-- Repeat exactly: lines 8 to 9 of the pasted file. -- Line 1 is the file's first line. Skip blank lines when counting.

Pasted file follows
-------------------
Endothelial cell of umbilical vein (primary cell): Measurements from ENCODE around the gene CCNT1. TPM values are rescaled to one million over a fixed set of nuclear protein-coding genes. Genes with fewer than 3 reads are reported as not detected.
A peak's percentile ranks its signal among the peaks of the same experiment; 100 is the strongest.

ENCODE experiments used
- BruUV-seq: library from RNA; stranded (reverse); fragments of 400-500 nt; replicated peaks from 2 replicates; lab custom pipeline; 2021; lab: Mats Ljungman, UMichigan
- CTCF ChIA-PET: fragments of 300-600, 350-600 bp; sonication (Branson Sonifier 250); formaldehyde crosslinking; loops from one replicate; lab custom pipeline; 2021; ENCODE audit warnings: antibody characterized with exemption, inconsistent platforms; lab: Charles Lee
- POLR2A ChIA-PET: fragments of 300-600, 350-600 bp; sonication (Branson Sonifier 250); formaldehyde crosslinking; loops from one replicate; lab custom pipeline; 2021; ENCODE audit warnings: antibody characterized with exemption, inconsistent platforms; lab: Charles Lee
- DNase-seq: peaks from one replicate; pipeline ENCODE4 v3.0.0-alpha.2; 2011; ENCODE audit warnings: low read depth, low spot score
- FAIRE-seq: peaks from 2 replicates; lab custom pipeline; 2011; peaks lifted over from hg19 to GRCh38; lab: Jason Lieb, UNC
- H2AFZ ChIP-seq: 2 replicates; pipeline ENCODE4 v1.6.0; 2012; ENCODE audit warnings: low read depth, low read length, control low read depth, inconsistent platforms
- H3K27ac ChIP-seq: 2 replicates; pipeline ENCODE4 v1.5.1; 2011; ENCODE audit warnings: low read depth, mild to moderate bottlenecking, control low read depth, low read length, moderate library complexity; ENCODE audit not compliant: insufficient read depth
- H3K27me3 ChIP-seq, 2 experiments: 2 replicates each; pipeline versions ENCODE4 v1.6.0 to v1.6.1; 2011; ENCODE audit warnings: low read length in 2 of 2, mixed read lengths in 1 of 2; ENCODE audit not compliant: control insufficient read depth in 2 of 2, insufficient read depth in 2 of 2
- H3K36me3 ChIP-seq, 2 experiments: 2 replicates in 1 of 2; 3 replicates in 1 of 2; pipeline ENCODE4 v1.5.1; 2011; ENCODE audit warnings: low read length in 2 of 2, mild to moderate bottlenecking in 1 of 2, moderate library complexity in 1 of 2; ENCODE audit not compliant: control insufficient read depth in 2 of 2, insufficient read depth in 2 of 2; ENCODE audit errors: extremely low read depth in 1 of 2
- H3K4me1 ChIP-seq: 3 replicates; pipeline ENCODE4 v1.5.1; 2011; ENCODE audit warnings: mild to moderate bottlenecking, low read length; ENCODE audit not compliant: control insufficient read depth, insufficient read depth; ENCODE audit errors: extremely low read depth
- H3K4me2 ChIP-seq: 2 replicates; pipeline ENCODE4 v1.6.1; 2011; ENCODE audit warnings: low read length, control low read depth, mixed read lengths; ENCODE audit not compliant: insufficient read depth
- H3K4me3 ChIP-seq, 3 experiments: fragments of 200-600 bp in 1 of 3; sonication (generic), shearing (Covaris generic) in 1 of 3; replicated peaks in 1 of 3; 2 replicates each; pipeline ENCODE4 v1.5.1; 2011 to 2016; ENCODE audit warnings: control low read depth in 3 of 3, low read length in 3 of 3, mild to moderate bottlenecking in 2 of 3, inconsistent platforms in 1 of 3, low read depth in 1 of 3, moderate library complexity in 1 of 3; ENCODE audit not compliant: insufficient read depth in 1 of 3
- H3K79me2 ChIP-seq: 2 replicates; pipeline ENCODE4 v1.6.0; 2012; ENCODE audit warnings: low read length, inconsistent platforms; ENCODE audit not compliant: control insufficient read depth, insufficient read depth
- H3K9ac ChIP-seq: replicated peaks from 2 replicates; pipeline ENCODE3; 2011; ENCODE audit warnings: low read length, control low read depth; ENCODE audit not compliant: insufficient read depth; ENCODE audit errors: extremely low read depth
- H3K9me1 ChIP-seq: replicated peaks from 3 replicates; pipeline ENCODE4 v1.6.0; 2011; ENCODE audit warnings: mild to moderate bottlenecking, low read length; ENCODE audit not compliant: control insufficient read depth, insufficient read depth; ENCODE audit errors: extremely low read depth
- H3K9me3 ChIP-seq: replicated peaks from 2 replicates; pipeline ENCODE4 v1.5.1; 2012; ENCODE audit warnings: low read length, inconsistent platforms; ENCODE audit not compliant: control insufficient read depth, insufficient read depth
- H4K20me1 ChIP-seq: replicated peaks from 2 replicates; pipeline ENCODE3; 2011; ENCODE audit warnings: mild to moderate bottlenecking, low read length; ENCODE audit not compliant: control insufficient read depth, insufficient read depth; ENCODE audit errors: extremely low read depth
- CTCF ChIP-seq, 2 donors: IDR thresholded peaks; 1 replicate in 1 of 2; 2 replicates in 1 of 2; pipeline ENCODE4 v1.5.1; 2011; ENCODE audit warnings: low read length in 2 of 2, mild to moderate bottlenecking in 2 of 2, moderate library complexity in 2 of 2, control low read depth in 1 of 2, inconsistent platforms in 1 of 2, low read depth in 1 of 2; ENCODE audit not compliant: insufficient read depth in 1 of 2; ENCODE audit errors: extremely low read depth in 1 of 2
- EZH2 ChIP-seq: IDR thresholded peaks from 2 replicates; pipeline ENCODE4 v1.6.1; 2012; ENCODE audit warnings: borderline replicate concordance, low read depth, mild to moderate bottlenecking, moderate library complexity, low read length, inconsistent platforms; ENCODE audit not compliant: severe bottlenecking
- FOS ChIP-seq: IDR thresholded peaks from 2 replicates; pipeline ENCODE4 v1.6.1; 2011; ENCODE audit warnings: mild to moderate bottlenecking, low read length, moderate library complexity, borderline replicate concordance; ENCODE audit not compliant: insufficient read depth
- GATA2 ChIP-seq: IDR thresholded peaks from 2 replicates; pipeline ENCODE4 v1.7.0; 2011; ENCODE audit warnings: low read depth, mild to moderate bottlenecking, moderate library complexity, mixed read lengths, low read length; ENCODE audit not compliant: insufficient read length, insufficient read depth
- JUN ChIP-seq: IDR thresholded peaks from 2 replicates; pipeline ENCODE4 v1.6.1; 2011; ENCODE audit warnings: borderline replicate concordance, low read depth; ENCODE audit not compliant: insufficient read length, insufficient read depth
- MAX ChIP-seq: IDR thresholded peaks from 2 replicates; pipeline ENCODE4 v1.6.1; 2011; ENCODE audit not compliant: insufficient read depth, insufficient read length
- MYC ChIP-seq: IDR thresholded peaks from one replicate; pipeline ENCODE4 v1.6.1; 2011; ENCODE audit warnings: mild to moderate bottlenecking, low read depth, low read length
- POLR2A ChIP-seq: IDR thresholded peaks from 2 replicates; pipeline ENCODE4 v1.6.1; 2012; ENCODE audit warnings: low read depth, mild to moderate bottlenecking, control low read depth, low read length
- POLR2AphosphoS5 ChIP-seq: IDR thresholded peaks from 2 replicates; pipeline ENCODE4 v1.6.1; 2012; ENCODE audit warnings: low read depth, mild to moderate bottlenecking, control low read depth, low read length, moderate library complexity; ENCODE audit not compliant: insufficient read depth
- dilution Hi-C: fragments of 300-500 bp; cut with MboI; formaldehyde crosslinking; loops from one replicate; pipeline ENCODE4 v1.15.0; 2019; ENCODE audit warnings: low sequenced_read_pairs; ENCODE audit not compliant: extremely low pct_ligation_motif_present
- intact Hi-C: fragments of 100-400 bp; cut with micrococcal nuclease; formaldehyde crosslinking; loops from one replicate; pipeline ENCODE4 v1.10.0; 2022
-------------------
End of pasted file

- FAIRE-seq: peaks from 2 replicates; lab custom pipeline; 2011; peaks lifted over from hg19 to GRCh38; lab: Jason Lieb, UNC
- H2AFZ ChIP-seq: 2 replicates; pipeline ENCODE4 v1.6.0; 2012; ENCODE audit warnings: low read depth, low read length, control low read depth, inconsistent platforms